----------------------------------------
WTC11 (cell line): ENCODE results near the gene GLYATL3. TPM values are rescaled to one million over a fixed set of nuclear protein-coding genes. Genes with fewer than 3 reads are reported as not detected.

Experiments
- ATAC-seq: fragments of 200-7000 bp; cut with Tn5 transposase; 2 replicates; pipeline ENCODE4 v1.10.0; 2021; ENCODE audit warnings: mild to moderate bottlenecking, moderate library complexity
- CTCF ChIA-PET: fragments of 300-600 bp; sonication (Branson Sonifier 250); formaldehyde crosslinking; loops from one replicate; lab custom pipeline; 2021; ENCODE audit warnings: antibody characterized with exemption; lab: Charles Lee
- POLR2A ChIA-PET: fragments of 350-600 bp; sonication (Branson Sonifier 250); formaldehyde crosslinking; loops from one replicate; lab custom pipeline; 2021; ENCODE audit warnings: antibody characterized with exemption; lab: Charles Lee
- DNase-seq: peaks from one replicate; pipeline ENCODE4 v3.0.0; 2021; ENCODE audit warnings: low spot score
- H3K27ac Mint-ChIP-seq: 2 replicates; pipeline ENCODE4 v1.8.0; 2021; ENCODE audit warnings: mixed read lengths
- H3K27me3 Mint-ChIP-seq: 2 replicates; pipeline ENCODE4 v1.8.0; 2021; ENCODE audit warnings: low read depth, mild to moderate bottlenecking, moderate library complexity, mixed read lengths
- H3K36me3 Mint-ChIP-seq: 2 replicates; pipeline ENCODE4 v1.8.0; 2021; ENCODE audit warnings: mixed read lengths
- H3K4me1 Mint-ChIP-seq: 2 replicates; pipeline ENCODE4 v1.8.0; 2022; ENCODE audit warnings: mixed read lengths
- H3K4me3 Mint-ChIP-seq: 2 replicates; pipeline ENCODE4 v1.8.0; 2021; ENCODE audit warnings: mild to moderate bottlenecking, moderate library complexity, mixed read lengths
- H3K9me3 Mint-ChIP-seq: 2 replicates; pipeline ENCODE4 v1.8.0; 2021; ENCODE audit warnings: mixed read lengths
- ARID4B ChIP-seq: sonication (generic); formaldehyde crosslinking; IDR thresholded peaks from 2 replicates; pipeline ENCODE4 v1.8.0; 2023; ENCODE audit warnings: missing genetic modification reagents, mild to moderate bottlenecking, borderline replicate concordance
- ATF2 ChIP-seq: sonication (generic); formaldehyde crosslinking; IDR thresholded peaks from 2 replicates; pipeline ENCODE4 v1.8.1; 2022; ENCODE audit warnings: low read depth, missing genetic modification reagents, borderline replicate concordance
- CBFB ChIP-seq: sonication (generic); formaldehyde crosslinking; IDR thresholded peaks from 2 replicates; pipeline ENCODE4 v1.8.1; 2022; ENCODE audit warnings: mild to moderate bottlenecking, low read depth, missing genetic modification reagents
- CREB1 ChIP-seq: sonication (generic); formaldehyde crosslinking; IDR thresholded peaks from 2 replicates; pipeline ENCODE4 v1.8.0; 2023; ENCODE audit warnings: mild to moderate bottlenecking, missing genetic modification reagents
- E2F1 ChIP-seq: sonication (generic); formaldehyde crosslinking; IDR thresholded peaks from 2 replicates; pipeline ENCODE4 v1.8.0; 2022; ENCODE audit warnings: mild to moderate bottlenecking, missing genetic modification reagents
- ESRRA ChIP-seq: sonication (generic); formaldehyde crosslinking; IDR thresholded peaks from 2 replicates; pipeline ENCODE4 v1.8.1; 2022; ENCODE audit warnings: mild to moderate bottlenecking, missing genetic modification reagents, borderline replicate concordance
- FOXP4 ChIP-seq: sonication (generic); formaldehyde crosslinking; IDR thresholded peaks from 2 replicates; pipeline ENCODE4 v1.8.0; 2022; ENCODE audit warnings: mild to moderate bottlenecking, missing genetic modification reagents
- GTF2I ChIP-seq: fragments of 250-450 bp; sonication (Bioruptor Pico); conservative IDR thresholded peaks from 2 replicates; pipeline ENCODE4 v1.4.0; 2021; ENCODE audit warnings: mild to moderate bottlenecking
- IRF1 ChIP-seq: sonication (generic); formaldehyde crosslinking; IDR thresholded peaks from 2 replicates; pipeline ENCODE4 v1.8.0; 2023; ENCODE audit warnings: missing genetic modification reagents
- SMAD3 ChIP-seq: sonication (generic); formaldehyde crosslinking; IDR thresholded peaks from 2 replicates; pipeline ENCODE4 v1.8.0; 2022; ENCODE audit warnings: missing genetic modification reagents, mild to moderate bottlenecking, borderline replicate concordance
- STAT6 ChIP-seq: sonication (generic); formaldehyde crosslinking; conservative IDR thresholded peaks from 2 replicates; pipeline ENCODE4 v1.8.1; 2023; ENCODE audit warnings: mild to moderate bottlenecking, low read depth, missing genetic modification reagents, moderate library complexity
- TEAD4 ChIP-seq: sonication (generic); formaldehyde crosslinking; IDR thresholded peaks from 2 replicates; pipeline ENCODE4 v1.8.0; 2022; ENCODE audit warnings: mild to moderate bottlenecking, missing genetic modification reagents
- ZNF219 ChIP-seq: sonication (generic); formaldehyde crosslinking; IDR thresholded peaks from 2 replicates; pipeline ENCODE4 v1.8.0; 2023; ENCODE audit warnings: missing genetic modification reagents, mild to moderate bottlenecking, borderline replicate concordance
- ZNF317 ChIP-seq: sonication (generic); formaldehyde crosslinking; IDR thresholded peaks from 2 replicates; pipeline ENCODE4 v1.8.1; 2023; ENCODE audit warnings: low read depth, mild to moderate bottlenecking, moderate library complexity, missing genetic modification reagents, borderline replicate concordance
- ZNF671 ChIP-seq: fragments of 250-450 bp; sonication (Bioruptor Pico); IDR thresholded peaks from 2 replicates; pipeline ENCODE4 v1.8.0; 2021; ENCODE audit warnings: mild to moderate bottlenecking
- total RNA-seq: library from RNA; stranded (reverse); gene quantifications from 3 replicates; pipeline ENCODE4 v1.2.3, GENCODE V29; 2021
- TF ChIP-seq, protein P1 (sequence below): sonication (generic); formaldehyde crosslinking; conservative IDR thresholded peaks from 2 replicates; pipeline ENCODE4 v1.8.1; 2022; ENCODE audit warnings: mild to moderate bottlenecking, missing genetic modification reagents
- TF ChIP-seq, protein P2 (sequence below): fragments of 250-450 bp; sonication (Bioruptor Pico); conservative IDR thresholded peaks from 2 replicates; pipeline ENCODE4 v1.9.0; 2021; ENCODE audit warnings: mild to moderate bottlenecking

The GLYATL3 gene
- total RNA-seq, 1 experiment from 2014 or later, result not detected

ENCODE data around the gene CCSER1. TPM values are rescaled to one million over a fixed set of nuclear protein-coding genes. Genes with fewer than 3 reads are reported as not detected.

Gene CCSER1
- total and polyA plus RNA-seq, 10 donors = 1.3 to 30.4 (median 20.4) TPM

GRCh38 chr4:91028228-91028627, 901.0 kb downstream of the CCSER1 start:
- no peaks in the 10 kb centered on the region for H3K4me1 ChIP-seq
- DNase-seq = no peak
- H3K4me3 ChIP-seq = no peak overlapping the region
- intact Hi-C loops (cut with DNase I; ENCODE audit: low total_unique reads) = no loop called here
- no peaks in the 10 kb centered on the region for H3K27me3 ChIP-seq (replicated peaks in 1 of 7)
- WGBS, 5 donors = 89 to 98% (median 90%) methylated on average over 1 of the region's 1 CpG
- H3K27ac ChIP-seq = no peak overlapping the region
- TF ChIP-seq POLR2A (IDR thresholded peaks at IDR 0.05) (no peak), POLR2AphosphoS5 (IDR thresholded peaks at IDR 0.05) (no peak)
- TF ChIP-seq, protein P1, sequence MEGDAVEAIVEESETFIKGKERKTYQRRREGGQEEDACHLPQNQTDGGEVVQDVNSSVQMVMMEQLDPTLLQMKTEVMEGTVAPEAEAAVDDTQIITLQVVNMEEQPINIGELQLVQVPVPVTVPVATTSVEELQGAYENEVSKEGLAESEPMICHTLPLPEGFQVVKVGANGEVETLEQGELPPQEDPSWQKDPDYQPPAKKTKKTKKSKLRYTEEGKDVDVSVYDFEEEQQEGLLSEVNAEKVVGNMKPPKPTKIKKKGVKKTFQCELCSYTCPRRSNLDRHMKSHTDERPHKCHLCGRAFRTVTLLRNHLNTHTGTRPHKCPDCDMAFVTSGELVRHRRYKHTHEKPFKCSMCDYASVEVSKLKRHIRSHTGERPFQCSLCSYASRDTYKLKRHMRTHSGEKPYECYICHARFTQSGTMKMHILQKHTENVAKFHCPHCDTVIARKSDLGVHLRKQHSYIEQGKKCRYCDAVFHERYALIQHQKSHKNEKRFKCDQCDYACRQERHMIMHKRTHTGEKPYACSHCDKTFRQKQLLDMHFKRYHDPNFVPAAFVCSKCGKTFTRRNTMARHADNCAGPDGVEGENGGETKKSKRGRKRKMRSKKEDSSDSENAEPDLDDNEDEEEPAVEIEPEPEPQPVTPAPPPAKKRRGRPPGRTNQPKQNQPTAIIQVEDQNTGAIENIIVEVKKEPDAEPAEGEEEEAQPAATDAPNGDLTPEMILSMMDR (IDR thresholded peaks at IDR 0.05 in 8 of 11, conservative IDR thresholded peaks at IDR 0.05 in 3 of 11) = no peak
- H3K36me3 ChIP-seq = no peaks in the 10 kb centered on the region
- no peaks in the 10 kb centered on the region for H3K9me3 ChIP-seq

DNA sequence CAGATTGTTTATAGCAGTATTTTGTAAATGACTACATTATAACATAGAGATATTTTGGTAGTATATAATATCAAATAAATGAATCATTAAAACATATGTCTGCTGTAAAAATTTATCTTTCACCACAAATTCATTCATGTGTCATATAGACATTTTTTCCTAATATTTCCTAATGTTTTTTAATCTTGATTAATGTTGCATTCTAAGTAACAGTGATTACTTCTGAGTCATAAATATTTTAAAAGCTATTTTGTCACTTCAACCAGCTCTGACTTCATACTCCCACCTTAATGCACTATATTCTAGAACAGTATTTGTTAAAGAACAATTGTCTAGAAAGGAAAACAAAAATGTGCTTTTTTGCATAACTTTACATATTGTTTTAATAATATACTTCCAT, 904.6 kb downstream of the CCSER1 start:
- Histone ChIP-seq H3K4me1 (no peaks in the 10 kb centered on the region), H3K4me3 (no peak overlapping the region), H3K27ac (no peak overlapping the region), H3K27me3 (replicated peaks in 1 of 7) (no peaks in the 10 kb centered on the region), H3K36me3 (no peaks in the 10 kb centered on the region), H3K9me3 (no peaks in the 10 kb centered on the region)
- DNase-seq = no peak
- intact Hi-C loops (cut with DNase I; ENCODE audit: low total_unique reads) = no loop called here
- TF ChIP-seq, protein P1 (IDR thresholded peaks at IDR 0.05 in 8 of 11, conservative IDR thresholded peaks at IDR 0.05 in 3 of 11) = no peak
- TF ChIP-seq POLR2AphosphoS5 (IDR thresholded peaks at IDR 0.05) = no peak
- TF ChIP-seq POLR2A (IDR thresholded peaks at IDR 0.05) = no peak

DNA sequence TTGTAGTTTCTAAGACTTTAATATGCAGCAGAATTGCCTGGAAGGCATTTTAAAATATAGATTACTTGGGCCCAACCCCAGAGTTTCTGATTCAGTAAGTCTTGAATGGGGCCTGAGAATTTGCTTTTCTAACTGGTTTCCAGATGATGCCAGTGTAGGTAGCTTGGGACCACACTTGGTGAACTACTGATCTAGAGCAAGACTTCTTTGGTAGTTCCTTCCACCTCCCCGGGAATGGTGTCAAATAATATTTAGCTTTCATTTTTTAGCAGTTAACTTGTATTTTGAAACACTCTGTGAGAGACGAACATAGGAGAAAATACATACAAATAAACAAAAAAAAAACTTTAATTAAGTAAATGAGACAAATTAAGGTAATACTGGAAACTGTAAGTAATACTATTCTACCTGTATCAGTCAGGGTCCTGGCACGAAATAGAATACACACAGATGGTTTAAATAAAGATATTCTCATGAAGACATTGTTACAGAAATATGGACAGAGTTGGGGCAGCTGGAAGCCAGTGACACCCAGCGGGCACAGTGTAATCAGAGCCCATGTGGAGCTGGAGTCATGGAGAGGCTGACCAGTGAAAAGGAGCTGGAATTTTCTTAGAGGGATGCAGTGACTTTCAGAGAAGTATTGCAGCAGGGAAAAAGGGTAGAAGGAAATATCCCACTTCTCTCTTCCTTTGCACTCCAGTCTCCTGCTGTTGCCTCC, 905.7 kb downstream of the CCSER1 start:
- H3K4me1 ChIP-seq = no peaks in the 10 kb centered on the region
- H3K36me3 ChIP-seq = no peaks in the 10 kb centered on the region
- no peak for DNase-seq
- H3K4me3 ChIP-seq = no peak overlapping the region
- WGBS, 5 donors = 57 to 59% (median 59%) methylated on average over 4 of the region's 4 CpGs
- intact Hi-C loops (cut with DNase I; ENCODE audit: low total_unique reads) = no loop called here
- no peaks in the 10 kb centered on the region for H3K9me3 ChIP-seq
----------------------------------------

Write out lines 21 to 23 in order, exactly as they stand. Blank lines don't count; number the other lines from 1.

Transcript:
- IRF1 ChIP-seq: sonication (generic); formaldehyde crosslinking; IDR thresholded peaks from 2 replicates; pipeline ENCODE4 v1.8.0; 2023; ENCODE audit warnings: missing genetic modification reagents
- SMAD3 ChIP-seq: sonication (generic); formaldehyde crosslinking; IDR thresholded peaks from 2 replicates; pipeline ENCODE4 v1.8.0; 2022; ENCODE audit warnings: missing genetic modification reagents, mild to moderate bottlenecking, borderline replicate concordance
- STAT6 ChIP-seq: sonication (generic); formaldehyde crosslinking; conservative IDR thresholded peaks from 2 replicates; pipeline ENCODE4 v1.8.1; 2023; ENCODE audit warnings: mild to moderate bottlenecking, low read depth, missing genetic modification reagents, moderate library complexity